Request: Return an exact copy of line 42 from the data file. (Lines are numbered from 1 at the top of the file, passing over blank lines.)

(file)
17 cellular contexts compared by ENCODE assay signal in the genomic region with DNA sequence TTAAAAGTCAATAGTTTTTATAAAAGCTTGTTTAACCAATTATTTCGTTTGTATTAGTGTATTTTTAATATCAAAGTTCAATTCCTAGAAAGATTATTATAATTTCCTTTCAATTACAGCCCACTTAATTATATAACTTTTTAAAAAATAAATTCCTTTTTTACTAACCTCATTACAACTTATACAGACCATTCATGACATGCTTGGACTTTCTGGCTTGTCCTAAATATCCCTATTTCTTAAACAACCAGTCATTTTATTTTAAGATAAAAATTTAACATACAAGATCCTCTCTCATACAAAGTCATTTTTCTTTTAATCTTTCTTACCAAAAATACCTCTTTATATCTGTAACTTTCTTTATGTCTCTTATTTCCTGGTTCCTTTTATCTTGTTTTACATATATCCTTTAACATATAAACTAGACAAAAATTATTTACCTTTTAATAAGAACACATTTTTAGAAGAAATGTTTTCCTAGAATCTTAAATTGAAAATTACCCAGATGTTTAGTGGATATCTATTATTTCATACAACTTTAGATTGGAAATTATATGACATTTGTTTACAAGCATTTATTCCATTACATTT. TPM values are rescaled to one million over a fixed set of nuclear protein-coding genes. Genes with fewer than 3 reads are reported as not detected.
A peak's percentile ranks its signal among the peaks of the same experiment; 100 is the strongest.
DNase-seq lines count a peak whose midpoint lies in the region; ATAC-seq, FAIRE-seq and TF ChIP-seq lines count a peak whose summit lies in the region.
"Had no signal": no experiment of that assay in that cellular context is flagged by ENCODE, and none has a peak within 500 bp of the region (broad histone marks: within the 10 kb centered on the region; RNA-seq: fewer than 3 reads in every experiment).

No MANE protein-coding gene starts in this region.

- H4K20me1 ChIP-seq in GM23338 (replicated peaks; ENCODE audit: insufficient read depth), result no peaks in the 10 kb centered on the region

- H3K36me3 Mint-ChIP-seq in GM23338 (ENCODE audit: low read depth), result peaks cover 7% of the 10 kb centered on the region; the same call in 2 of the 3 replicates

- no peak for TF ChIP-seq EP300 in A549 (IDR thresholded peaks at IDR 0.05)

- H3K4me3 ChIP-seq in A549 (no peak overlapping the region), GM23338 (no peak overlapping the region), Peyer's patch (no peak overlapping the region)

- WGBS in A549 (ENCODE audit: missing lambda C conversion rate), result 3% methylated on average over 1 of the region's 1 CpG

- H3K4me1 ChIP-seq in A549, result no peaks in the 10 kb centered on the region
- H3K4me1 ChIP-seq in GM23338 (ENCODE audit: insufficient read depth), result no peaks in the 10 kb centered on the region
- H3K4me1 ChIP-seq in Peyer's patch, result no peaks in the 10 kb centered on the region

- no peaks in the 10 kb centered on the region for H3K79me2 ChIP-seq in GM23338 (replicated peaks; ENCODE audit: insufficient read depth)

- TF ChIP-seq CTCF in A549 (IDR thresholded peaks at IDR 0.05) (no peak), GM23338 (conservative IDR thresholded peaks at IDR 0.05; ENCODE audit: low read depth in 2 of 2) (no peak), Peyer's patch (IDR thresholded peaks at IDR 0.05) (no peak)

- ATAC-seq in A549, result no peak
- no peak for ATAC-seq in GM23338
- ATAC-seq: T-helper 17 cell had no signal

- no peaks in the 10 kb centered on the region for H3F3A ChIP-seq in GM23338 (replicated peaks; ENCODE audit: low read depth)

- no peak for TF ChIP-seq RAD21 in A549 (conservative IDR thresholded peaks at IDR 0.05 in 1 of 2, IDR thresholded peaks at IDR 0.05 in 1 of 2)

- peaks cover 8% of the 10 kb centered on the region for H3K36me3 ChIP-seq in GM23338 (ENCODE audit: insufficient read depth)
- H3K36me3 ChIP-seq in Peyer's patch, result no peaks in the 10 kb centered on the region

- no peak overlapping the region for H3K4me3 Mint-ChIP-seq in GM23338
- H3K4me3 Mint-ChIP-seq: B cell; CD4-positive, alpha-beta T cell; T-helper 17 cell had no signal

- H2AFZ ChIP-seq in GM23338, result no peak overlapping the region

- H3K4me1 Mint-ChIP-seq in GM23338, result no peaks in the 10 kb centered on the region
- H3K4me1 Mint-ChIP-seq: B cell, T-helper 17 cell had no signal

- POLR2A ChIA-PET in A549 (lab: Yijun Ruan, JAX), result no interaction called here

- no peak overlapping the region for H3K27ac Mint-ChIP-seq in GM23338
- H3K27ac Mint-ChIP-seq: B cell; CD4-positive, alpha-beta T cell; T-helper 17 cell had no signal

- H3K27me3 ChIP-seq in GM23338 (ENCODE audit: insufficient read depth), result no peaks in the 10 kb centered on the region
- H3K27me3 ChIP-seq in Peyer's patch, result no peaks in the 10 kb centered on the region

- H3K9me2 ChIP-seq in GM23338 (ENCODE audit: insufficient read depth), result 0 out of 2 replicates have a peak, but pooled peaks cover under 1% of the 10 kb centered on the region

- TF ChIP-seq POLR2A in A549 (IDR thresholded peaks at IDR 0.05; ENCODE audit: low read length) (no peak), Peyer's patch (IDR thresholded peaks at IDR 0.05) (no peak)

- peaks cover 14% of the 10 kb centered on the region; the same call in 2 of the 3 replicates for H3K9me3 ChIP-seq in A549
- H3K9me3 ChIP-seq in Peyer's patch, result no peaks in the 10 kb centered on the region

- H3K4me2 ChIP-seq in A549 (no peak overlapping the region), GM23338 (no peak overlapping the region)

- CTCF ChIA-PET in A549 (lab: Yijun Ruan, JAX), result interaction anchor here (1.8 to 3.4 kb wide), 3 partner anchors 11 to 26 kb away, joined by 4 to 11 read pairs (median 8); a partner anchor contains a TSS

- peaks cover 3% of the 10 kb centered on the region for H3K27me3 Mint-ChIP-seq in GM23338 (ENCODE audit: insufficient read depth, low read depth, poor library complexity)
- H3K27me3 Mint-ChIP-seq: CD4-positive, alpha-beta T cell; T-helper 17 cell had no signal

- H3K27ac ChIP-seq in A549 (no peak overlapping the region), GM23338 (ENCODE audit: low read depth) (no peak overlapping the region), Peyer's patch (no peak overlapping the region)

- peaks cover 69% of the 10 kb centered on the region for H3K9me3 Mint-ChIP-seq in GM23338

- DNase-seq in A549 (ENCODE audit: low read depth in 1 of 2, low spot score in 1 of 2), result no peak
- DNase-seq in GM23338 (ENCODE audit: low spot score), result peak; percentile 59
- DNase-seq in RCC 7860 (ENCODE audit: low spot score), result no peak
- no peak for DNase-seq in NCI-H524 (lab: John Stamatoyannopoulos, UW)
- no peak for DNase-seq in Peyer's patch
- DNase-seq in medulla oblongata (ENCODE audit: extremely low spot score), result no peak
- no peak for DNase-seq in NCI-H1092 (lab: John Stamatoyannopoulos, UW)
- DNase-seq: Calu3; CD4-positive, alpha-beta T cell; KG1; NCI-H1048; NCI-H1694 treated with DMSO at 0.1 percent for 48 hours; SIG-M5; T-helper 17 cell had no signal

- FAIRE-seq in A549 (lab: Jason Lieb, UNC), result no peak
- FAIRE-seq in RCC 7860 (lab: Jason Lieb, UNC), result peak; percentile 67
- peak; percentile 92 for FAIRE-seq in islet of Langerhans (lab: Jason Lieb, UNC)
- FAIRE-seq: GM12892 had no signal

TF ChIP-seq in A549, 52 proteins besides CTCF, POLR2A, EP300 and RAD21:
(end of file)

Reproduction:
- peaks cover 69% of the 10 kb centered on the region for H3K9me3 Mint-ChIP-seq in GM23338